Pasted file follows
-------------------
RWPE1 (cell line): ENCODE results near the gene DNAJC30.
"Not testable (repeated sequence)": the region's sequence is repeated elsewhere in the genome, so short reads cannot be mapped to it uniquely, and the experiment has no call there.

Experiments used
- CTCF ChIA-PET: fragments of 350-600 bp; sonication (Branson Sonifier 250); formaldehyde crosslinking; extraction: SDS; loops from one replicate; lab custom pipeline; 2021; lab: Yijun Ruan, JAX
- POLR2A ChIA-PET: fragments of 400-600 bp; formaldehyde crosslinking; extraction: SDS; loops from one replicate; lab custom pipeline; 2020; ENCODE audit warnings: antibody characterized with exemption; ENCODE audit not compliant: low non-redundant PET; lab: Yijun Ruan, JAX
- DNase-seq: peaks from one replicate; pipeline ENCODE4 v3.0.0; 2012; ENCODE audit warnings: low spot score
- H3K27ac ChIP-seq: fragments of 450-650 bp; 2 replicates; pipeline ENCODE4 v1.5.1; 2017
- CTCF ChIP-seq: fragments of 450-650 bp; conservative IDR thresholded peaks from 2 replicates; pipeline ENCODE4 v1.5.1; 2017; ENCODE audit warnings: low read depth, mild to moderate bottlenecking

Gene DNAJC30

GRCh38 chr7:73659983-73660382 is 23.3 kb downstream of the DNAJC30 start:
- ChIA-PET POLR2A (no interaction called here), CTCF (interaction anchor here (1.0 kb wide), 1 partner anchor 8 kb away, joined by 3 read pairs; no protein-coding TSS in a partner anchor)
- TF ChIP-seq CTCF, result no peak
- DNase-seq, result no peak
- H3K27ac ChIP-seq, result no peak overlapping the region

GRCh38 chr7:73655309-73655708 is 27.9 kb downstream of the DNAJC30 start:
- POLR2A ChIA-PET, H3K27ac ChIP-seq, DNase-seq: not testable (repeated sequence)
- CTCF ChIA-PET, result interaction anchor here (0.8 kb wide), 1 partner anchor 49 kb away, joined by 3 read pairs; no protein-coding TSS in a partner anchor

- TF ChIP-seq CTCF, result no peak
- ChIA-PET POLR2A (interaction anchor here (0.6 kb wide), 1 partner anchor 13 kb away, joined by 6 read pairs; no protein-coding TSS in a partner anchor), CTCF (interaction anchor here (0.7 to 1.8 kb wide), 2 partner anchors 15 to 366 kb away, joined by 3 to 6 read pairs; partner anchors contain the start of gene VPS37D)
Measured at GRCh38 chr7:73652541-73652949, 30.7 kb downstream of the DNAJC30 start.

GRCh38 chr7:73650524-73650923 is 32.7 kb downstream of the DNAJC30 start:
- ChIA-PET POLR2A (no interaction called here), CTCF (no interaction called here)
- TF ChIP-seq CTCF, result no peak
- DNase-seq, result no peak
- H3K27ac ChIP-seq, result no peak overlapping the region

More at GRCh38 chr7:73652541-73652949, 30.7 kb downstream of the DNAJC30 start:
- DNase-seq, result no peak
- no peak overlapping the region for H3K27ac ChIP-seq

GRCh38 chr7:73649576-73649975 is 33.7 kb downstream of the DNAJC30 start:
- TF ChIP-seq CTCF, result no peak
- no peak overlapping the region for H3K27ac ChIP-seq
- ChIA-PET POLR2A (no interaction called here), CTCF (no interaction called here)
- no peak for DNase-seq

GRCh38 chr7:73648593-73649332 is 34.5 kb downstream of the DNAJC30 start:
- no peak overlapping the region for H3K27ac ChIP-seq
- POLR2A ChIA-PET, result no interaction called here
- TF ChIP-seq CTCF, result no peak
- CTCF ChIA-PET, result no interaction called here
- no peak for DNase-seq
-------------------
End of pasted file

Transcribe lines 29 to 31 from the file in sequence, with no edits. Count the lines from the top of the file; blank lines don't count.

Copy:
GRCh38 chr7:73649576-73649975 is 33.7 kb downstream of the DNAJC30 start:
- TF ChIP-seq CTCF, result no peak
- no peak overlapping the region for H3K27ac ChIP-seq